The message of this article that resonated most for me is that we need to stop 'babying' games. Yes: as Brendan says, games are now mature. From a technological standpoint, there will always be new developments, but this is true in all media. From a design tool standpoint: the tools are all there, and we know how to use them. I think we need to look closer at what these tools mean and how we can use them more effectively, but we've got all we need.

Yet our critical analysis of games often falls short of those of other media: this is the 'babying' that I think Brendan is alluding to. In my blog, I recently wrote a short article about the difference in the way we look at Kick-Ass and GTA, and how we simply don't hold games to the same scrutiny as we do films. In holding games to a higher level of scrutiny, we will discover opportunities to create deeper and more meaningful games, while also discovering better how to make games fun and entertaining.

So yes, the games medium is grown up. It's time we treated it like an adult.

The result was two generations-worth of headlines reading "Bang! Zoom! Comics Aren't For Kids Anymore!" which really is actually an odd way to announce something as adult, if you think about it. You don't see a lot of "Wham! Smash! Remember to Fill Out Your Census Form! Kaplowie!"

On the other hand, if they had had a headline like that, I would totally have filled out my census form!

pdyxs:
Yes: as Brendan says, games are now mature.

I don't understand why people keep saying games are "now" mature. I seriously doubt any video game could get any more mature, either in its narrative or its play mechanics than, say, the original Fallout, and how many years old is that game now?

The problem is we've already had Tolstoy/Dostoevski-class games made, long before this "generation" or even the one before that. We should be schooling the young adults/teens now into gaming on the classics, instead of inviting them to join us in metaphors about how old the personification of video games would be. It only dilutes our position.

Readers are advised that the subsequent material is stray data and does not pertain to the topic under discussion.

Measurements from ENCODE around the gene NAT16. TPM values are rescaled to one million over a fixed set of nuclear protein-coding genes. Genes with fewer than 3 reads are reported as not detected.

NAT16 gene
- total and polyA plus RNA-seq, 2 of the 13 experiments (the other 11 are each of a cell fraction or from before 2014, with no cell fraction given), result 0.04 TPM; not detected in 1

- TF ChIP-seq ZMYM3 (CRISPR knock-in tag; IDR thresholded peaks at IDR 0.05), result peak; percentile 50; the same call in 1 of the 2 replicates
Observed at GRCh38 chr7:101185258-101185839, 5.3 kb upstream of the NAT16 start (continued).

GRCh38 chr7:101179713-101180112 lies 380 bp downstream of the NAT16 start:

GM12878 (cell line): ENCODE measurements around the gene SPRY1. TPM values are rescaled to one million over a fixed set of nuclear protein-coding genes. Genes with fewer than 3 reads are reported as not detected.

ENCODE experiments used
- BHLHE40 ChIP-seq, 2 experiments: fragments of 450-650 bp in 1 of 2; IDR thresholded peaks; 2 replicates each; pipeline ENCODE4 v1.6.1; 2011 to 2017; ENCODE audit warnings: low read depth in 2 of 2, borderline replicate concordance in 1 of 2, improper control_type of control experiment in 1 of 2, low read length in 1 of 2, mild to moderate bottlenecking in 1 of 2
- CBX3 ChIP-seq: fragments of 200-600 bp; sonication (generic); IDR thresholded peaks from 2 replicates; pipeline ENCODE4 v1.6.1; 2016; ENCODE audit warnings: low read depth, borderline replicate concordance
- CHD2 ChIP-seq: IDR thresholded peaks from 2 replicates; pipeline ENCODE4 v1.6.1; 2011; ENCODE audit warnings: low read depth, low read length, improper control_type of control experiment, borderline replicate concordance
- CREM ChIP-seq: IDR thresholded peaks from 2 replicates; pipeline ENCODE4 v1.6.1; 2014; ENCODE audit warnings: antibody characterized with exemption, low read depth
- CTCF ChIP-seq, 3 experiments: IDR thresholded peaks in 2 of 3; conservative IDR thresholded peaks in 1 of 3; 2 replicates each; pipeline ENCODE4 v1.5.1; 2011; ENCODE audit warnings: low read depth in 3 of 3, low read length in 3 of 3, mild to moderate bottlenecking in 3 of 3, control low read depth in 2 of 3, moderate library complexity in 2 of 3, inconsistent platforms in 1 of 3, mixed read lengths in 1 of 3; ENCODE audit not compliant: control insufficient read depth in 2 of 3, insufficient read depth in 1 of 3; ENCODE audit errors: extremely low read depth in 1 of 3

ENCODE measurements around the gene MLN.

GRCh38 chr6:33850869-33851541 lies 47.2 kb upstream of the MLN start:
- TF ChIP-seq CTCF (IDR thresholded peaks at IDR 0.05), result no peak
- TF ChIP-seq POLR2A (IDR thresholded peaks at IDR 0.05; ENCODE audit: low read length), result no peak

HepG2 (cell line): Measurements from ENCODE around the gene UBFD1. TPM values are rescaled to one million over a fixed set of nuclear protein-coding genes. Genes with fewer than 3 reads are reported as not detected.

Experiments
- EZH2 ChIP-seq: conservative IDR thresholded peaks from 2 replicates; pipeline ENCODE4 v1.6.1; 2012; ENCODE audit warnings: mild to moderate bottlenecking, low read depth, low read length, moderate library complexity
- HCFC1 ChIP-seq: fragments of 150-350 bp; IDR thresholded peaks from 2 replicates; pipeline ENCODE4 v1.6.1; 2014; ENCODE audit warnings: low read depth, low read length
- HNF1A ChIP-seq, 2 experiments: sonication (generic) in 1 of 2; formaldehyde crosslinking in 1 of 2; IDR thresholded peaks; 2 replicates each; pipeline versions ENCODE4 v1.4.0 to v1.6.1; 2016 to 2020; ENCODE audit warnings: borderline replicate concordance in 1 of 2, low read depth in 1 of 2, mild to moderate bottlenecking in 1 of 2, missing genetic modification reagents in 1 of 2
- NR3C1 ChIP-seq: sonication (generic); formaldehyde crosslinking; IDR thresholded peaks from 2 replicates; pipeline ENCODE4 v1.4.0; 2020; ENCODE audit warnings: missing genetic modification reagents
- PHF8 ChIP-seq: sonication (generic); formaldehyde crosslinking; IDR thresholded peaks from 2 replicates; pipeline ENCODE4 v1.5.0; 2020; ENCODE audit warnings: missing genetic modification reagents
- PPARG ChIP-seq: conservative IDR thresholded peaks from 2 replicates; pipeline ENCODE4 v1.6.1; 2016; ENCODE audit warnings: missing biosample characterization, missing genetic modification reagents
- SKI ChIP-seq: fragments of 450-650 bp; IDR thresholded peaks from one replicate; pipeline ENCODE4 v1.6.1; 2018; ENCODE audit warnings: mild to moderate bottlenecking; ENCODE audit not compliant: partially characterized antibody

rmx687:
I don't understand why people keep saying games are "now" mature.

Wow, I'm pretty sure I said 'now' reflexively, not intending to mean anything. I don't particularly believe that any technological maturity has happened recently - I think we've had the tools for meaningful and deep gameplay and stories for a long time (you only need to look at some of the flash games out there for proof of that).

I do feel that some newer games (Portal, Braid, etc.) have utilised gameplay to drive and complement story at a deeper level and with higher density than older games - I wouldn't necessarily call it a maturity though, and these games, while prolific, make up a small portion of the market. In these terms, many of the older games might not be the schooling that we need (I'd argue that new and evocative ways of using interactive technology is more important than trying to replicate something from yesteryear).

In terms of the metaphor, I agree that discussion of the semantics of a metaphor is rather pointless (are games 15? are they 21? can they drink alcohol legally?), but they do serve as a nice illustrative tool. The metaphor is the messenger, and we really shouldn't fight over its characteristics, but get to the heart of what its message means for the gaming community.

Personally I think video game 'maturity' is more of a generation thing than a industry thing.

Its like when TVs were first invented the people who lived most of their lives without them would think them strange and weird and therefore see them as useless and 'immature' because your 'wasting your time' etc etc.

Its the exact same thing with video games.

I even remember in my youth that video games were considering 'geeky' and 'uncool' - they we're played by kids who wouldn't play sports or weren't cool enough to have alot of friends to play outside etc. These days im almost 99% sure that the guys who used to bully me about playing video games back then will playing them now.

The older generation who never grew up with video games will never conceed that they are better than the stuff that they had when they were kids.

Its also because of the very 'childish' notion of 'play' and 'fun'. Alot of the older generation will watch TV because it passes the time, but actual hobbies & 'fun' is usually more constructive passtimes such as gardening. This then demeens games to being 'childish' because 'play' and 'fun' are what children do and as adults your not supposed to have the 'same' fun as children do.

Personally I believe Billy Connelly was right when he said "Grow old, but don't grow up" :D

 Pages 1 2 NEXT

Reply to Thread

Log in or Register to Comment
Have an account? Login below:
With Facebook:Login With Facebook
or
Username:  
Password:  
  
Not registered? To sign up for an account with The Escapist:
Register With Facebook
Register With Facebook
or
Registered for a free account here